Hickory wood is known for its strength, hardness, and attractive grain patterns.
But is it suitable for making cutting boards?
This article examines the pros and cons of using hickory wood for cutting boards.
- Hickory wood is very hard and durable, but has an open grain structure that can trap food particles. This makes it less sanitary for cutting boards.
- Frequent oiling is needed with hickory cutting boards to fill in the pores and create a protective barrier. This increases maintenance.
- The hardness of hickory can cause knives to dull faster compared to cutting on softer woods.
- Woods like maple and cherry with closed grain and less porous structure are better choices for cutting boards.
- Hickory can add visual interest when used as an accent wood, but is not ideal as the primary cutting surface.
- Overall, hickory's open grain and density make it not the best choice for an all-hickory cutting board. It works better combined with more suitable woods.
The Hardness of Hickory
One of the main advantages of hickory wood is its hardness.
On the Janka hardness scale, which measures the force needed to embed a steel ball halfway through a sample of wood, hickory ranks very high at 1820.
This makes it significantly harder than oak (1360), maple (1450), and walnut (1010).
A hard wood like hickory can stand up well to heavy use and knife cuts without showing damage.
The hardness also means hickory cutting boards are less likely to warp over time.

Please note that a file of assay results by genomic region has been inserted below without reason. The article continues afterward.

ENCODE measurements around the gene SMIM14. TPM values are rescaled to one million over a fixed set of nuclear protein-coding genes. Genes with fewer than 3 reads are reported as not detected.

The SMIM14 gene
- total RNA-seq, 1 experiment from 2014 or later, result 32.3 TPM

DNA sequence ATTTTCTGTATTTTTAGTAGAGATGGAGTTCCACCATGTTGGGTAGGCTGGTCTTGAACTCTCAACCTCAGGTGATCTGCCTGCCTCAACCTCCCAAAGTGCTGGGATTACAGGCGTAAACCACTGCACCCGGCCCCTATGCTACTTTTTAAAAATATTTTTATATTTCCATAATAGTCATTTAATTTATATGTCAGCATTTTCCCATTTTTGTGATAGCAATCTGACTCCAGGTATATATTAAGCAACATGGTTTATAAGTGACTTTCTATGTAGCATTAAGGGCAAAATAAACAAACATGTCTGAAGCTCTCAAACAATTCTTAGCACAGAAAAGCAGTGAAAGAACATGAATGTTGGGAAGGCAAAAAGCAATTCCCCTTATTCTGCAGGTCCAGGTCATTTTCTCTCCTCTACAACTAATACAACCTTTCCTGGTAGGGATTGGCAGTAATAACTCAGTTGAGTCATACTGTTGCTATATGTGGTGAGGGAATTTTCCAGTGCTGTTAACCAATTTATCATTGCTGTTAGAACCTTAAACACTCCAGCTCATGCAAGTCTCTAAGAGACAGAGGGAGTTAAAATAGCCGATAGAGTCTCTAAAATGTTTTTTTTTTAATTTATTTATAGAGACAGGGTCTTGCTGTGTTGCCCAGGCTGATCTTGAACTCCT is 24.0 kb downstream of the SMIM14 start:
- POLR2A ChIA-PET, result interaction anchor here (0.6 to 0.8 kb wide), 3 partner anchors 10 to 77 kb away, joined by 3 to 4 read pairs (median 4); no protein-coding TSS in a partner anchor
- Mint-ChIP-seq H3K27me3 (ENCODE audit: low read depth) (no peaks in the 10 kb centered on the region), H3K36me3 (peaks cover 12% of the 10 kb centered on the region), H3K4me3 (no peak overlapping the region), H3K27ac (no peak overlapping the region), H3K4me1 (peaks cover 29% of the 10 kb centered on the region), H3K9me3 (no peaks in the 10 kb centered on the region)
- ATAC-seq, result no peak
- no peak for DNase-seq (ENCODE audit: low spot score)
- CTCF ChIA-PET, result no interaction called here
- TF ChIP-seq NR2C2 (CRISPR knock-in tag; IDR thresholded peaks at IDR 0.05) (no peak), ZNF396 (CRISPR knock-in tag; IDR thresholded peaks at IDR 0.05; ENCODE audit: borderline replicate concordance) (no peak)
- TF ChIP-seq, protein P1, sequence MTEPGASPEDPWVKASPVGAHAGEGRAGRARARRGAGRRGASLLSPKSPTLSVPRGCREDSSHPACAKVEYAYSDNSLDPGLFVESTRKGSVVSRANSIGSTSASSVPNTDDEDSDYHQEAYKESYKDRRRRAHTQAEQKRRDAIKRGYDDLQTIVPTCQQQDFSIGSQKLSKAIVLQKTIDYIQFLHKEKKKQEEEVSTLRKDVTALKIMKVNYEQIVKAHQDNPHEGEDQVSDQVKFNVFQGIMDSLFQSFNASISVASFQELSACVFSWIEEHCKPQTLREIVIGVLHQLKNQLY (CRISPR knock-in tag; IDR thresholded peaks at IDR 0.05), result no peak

Downsides of an Open Grain
However, hickory has a rather open grain structure with large pores.
This can be a downside for cutting boards, as the open pores have a tendency to collect food particles and debris.
Over time, this can lead to unsanitary conditions if the cutting board is not cared for properly.
Closed grain woods like maple and cherry are better when it comes to cleanliness and moisture resistance.
The Need for Frequent Oiling
To help fill in the open grain pores and create a protective barrier, hickory cutting boards require frequent applications of food-safe mineral oil.
This helps improve sanitation and visual appeal.
But it also means more maintenance compared to denser woods that need oiling less often.
Risk of Knife Wear
The high density of hickory that contributes to its hardness can be a negative as well in terms of knife wear.
Cutting repeatedly on a hickory board, especially an end grain type, may cause knives to dull faster than they would on softer woods like basswood or acacia.
The very thing that makes hickory so durable as a wood can be detrimental to delicate knife edges.
Is Hickory Ever a Good Choice
The negatives seem to outweigh the positives when it comes to using hickory as the primary wood for a cutting board.
However, it can serve well as an accent wood.
Using a hickory strip or border along with a better main wood like maple or cherry allows the beauty of the grain to shine through without the downsides of using hickory across the whole board.
This can create a visually striking yet functional cutting board.